“Of course not. I don’t think you’ve been sleeping around, if that’s what you’re getting at, but holy hell, did you have to go and get pregnant? Isn’t having Kelly drop into my life enough for one month?”
She’d known he wouldn’t be happy, even though that had been her fantasy. She shouldn’t be surprised he was upset. Neither of them had wanted this. Except after she’d recovered from the shock, she’d found that she liked the idea of a baby-especially Sam’s baby.
“I didn’t do it on purpose,” she said. “I would say we have equal responsibility here.”
He shook his head. “I know. I’m sorry. I don’t mean to blame you. But a baby. Now. I didn’t want…”
His voice trailed off, leaving her to fill in the rest of the sentence. He hadn’t wanted Kelly and he certainly didn’t want a baby? Was that it? Or was it even worse? He didn’t want to tell her he refused to have anything to do with their child?
“I’ll be fine,” she said as she rose. “You don’t have to be involved.”
He frowned. “I’m not going to abandon my responsibilities here.”
His responsibilities. Because of course he didn’t want the baby.
“How long have you known?” he asked.
She was so caught up in feeling rejected that she spoke without thinking. “About five weeks.”
The quality of the stillness in the room changed to something dark and dangerous. Francesca instinctively took a step back.
Sam didn’t move, but that didn’t mean he was still the same caring man she’d grown to love. He seemed to get bigger, angier. Whatever last hope she might have clung to died when his expression of frustration and confusion turned to loathing and contempt.
“It’s not what you think,” she said quickly. “Dammit, Sam, don’t give me that look. I’m not the enemy here. I didn’t tell you because Kelly had been in your life all of two or three weeks. You were still in shock and you didn’t need one more thing to worry about.”
“The words sound right,” he said, his voice low and almost silky. “Tidy, reasonable. You were thinking about my feelings. I really appreciate that.”
“Stop it,” she demanded. “You don’t need to be sarcastic.”
“Then tell me what I need to be. You lied to me. You betrayed me.”
She knew the danger in him thinking that. “I didn’t lie.”
“You withheld the truth. In my book, there’s not much difference.” He glared at her. “You’ve been lying for weeks. I let you in my house, in my life, in my bed. I made love with you. I thought you were different. I thought you weren’t anything like Tanya, but damn if I wasn’t wrong. Looks like I picked another winner.”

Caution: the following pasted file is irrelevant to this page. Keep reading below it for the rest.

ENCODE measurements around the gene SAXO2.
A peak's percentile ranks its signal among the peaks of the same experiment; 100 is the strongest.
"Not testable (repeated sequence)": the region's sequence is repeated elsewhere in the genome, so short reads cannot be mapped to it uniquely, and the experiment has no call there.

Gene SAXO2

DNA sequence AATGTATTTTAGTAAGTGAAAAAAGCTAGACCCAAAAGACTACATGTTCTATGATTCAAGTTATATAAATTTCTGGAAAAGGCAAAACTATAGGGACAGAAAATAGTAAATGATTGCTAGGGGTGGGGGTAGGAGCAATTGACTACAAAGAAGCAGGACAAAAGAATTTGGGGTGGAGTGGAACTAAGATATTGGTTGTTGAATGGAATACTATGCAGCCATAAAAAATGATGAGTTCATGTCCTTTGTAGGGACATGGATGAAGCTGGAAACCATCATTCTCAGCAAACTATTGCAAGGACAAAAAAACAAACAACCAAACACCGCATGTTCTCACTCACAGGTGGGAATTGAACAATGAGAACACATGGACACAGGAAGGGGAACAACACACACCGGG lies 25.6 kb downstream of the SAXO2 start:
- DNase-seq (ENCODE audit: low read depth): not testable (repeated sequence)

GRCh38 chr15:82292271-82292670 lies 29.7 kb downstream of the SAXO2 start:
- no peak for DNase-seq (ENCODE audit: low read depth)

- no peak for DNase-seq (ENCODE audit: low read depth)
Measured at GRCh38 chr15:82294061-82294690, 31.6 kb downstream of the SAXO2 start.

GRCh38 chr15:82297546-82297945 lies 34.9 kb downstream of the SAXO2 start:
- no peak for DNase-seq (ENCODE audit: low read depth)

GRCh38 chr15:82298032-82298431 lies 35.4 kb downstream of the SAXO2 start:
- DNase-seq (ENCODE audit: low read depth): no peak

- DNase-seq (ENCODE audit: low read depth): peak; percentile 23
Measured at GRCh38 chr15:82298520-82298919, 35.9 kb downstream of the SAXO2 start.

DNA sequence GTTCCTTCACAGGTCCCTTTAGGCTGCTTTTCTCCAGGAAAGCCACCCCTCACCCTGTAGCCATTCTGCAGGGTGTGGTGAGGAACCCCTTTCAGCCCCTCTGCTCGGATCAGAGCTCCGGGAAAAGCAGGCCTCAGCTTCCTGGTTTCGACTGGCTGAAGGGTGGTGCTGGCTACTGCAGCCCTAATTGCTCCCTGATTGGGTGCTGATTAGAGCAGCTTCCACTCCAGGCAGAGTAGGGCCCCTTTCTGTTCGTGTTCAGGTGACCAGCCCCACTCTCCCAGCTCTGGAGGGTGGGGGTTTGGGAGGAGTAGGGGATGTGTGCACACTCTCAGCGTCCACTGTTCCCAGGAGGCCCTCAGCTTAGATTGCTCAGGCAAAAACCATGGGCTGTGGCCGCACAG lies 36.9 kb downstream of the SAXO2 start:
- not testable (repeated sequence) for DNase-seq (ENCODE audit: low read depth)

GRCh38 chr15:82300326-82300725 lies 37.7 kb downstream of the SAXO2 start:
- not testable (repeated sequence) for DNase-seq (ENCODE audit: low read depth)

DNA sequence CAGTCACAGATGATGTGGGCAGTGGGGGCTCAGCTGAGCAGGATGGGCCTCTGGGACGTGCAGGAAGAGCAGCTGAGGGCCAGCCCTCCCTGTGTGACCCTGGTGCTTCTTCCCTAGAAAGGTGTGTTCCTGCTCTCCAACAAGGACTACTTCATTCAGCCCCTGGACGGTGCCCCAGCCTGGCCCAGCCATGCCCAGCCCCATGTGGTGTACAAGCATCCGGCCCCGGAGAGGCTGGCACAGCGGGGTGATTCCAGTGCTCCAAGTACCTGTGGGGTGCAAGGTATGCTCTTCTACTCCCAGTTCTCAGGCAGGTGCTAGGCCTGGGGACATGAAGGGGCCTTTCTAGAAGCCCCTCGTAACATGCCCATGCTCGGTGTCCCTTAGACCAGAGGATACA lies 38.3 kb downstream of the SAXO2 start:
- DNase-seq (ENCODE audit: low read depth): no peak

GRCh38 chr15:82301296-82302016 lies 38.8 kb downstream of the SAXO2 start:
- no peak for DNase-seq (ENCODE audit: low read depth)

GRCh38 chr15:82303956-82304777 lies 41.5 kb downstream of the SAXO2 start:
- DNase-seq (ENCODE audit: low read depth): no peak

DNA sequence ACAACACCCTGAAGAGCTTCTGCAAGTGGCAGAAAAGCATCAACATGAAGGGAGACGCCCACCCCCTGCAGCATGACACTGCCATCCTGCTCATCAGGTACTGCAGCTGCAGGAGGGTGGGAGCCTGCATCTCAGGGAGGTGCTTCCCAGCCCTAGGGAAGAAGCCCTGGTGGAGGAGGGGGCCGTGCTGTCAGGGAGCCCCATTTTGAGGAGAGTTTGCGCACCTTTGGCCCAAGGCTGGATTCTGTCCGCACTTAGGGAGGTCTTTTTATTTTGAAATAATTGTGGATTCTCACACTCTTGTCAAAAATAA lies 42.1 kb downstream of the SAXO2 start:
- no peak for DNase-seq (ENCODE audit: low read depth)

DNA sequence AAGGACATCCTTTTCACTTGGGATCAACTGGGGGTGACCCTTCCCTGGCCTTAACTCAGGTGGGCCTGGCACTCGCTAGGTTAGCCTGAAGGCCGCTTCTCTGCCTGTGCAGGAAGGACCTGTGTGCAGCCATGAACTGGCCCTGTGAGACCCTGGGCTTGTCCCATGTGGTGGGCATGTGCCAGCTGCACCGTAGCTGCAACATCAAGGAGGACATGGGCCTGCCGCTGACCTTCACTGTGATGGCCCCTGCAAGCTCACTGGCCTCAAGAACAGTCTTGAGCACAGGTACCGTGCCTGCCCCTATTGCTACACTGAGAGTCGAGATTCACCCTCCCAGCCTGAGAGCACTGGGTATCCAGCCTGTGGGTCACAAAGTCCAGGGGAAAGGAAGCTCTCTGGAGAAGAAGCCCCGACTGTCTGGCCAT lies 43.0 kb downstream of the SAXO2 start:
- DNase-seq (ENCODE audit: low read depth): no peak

The unfairness of the accusation froze her to the bone. “No! That’s not true. I’ve been here for you. I’ve been good to you and to Kelly. I don’t deserve this.”
“What made you finally want to tell me? Do you need money?”
She felt as if he’d slapped her. “How dare you say that to me?”
“I can say anything I damn well please. When I think about all the times I’ve listened to your advice. Like you knew what the hell you were talking about. Like you weren’t in it for yourself.”
He moved toward her, which made her walked backward until she bumped into the stove. He stopped less than a foot from her and loomed over her.
“You’re nothing but a liar, and if you think for one second you can use this against me, you’re wrong. I don’t care what it takes, but you’ll never get a piece of me or my daughter again.”
Horrified didn’t begin to describe what she was feeling. What about their baby? What about her feelings and his? He cared about her-she’d been sure of it. How could that have died so quickly?
“You’re wrong,” she said. “About me, about all of it.”
He turned and walked out of the kitchen. Francesca stared after him. She didn’t know what to do, and then it didn’t matter because she couldn’t be in this house one second longer. She ran to the foyer, where she found her purse by the front door. After picking it up, she raced outside and vowed never to return.
Kelly carefully held on to the stair railing. Her ankle throbbed, but that wasn’t the reason she couldn’t seem to move. Nothing was right. Maybe nothing would ever be right again.
She’d started to come downstairs to apologize to Sam and Francesca. She’d wanted to make everything right. But instead she’d heard them fighting. It had been bad. Way worse than anything that had happened with Tanya and her boyfriends.
Francesca was pregnant. Kelly had figured out that much, and if Francesca was going to have a baby, then she didn’t need Kelly to be a part of her family. Not when she was going to have a child of her own. And Sam had thrown Francesca out. Which meant they weren’t going to get married. And if Sam found someone else, she might be as horrible as Raoul. He might decide that his new fianc?e wouldn’t want a twelve-year-old hanging around, and then he would send her away.
He would send her away, and she didn’t have anywhere else to go.